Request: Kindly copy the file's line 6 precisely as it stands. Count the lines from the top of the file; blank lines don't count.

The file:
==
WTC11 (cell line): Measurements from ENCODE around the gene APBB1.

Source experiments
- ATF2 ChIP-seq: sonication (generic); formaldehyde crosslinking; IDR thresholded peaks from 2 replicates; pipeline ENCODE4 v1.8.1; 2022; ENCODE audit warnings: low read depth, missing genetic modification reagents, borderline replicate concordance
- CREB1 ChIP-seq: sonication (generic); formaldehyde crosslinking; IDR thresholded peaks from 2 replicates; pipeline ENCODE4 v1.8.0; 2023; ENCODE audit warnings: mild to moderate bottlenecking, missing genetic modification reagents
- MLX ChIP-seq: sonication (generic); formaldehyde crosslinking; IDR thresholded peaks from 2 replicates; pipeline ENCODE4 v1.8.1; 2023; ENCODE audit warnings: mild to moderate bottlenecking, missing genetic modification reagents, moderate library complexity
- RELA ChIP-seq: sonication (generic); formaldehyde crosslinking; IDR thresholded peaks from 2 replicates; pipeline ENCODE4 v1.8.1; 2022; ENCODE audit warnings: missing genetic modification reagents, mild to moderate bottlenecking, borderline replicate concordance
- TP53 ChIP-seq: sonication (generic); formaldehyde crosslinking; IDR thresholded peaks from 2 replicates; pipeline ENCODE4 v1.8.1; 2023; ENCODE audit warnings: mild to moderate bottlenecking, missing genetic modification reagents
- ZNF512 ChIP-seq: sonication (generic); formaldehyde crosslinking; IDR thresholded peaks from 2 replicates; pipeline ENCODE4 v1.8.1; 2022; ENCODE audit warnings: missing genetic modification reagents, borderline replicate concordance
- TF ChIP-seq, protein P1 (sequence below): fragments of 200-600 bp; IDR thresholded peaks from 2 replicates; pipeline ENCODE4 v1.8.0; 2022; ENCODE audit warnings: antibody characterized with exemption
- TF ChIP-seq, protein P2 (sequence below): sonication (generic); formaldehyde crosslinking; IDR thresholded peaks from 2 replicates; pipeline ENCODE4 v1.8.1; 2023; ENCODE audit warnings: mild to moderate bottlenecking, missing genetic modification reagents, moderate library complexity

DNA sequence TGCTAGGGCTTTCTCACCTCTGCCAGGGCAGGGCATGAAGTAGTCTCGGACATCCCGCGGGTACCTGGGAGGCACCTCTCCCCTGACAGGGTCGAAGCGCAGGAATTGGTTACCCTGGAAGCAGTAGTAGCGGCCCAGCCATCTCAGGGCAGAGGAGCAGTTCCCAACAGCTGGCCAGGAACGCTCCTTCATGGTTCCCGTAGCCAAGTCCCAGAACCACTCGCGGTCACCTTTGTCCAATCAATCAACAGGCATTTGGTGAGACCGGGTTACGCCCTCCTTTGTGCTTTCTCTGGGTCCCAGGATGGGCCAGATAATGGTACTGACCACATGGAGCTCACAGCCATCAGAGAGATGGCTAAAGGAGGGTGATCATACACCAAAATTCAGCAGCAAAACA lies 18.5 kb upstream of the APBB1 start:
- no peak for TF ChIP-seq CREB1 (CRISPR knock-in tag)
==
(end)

- RELA ChIP-seq: sonication (generic); formaldehyde crosslinking; IDR thresholded peaks from 2 replicates; pipeline ENCODE4 v1.8.1; 2022; ENCODE audit warnings: missing genetic modification reagents, mild to moderate bottlenecking, borderline replicate concordance